Maharashtra set to ban use of plastic-coated products

By 29 Jul 2022

Following the ban on single-use plastic on 1 July, the Maharashtra government has decided to ban plastic-coated laminated goods. But have things changed on the ground? Janhavi Sisodia reports.

India banned the use of single-use plastic from 1 July to combat plastic pollution

The Maharashtra government has become the first state in the country to ban single-use plastic. Dish, plates, cups, glasses, etc. with plastic coating and lamination are being sold as paper products. The central government has already banned single-use plastic from 1 July.

Keeping in view the problems caused by the use of plastic in the state, the Maharashtra government has directed the officials to improve the plastic ban rules. A committee was formed to implement the plastic ban in the state. This committee had decided to amend the notification 2018 related to Maharashtra Plastics and Thermocol Products on 7 July. Under the same decision, the state government, through a notification dated 15 July, also imposed a ban on products with plastic coating and lamination. These include plastic-coated and laminated disposable dishes, cups, plates, glasses, fork, bowl and container (single-use products) made from paper or aluminium.

As readers of WhatPackaging? will recall, on 23 March 2018, the Maharashtra government imposed a ban on the manufacturing, use, sale, distribution and storage of plastic material such as one-time-use bags, spoons, plates, PET and PETE bottles, and thermocol items. The government had then given three months’ time for disposal of the existing stock.

As per media reports, 650 MSME units in Halol in Gujarat have shut due to the trickle-down effect of the single-use plastic ban. The Halol Small Scale Plastic Welfare Association has reached out to the state administration - and have requested the Gujarat chief minister to allow 75-micron plastic products even after 31 December 2022, instead of changing the mandatory product requirement to 120-microns. As readers of WhatPackaging? are aware that plastic products below 75 microns are prohibited under the SUP policy.

Meanwhile 400 litres of water packets were destroyed during an inspection by the Zonal Commissioner VII and sanitation staff in Visakhapatnam. The team also created awareness about single use plastic ban under the Swachh Survekshan project. Innumerable schools across the state organised drawing competitions for school students on the topic of Swachh Bharat/ Segregation of waste/ ban on single-use plastic.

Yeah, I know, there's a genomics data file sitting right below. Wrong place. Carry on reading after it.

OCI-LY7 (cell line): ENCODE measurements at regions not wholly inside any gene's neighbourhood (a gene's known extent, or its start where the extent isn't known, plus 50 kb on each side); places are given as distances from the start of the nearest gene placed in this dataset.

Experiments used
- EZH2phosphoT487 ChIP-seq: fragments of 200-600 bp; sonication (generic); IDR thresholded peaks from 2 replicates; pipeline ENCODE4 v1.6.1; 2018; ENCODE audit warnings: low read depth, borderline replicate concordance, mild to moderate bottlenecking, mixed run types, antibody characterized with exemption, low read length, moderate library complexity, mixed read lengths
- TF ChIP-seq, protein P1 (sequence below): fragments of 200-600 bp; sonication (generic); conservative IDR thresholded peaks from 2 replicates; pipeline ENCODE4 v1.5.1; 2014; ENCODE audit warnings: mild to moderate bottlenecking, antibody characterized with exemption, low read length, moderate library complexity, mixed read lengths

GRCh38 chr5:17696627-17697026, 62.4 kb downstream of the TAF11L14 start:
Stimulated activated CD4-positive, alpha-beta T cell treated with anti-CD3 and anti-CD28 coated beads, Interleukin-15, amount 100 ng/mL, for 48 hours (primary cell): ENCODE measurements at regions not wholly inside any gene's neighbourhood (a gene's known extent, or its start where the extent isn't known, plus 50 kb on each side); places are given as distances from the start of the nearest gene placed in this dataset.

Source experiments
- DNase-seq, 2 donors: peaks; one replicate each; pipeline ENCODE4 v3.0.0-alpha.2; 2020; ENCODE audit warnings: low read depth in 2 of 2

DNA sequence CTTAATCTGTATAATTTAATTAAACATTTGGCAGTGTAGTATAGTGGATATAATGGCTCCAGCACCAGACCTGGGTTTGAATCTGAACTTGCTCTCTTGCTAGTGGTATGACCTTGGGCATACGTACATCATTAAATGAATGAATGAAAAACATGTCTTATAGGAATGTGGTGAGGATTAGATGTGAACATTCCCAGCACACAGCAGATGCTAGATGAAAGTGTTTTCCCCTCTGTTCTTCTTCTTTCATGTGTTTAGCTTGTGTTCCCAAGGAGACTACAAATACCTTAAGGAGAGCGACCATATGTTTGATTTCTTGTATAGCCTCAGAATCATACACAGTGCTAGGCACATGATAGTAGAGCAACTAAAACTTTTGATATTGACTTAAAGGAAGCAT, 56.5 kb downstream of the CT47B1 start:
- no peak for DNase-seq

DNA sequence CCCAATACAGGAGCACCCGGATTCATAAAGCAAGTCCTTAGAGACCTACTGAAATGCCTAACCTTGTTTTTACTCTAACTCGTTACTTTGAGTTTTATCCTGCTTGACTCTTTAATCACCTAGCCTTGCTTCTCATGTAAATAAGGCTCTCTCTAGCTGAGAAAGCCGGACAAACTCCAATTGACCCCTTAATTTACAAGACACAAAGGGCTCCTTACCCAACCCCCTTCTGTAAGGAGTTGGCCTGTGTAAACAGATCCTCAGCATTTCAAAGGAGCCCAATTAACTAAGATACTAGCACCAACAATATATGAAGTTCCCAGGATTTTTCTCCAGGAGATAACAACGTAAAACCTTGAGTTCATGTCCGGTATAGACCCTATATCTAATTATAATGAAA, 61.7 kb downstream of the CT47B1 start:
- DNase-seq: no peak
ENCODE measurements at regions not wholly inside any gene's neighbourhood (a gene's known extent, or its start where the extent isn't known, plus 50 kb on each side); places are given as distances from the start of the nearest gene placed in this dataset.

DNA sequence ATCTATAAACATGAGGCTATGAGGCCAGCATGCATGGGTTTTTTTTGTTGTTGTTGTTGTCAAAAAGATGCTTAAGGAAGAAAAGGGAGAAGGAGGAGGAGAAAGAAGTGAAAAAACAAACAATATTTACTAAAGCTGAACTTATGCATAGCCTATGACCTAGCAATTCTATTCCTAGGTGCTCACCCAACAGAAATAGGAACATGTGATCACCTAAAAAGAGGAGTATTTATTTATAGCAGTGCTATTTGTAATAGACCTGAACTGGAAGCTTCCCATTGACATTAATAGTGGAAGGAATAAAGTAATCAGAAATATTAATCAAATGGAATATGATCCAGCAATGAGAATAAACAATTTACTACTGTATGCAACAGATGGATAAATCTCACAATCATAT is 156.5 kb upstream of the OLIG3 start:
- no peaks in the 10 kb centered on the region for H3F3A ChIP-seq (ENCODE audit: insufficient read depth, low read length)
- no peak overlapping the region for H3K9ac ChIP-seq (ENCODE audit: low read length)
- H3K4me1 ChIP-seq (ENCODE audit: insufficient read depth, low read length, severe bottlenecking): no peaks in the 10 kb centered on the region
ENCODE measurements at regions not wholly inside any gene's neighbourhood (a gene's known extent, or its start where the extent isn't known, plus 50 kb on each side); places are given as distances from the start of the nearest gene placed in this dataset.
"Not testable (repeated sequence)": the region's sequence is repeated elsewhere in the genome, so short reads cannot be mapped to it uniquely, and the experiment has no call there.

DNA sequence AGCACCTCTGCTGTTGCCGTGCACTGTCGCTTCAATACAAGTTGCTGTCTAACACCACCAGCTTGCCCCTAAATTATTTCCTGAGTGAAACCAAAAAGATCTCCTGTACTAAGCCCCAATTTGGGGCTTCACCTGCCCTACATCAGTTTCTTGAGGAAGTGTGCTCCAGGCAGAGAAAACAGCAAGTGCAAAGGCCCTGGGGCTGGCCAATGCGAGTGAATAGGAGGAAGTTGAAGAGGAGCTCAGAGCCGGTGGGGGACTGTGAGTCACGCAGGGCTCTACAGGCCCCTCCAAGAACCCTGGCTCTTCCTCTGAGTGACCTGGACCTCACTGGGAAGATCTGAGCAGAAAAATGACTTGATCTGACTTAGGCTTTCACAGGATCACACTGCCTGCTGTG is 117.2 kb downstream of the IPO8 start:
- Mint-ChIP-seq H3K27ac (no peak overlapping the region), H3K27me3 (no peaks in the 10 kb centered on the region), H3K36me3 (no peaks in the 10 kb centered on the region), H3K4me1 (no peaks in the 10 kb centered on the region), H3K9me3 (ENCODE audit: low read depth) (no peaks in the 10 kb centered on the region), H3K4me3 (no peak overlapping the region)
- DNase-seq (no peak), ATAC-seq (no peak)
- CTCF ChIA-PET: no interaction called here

The government is attempting to inform and encourage plastic processors to switch to sustainable goods. However, the key to implementing the SUP ban successfully is raising consumer and public awareness. The government must educate everyone by introducing new school courses, hosting seminars, inspiring the populace with different initiatives, and obstructing the supply chain for huge SUP product manufacturers and their raw materials, among other things.

In June, the India delegation led by Union Minister Dr Jitendra Singh attended the plenary session of the five-day UN Ocean Conference. During the session, Dr SIngh addressed the gathering in Lisbon which saw governments of Kenya and Portugal being the co-hosts.

Dr Singh said India is committed to protecting at least 30% of "our" lands, rivers, and seas by 2030 in order to fulfil its 30x30 commitment. This has been conveyed to the ministers, delegates, and representatives from more than 130 nations that we are at the UN summit to share with the world the PM's vision for the preservation and exploitation of the seas and their riches.

Following the UN Ocean Conference, India announced that it will begin a significant push to clean up the nation's 75 beaches. The 75-day awareness campaign "Swachh Sagar, Surakshit Sagar" was launched on 5 July and will culminate on 17 September in honour of International Coastal Cleanup Day. The initiative to clean up the shoreline will be the first of its kind and perhaps the longest in history.

Speaking to the media, Dr Jitendra Singh pointed out that India has undertaken a nationwide awareness campaign to clean plastic and other waste from coastal areas, and this mission will soon become a mass movement.

India has banned the use of single-use plastic from 1 July to combat plastic pollution. The Ministry of Environment, Forest and Climate Change, Government of India had issued a gazette notification last year announcing the ban and has now defined a list of items that will be banned further.

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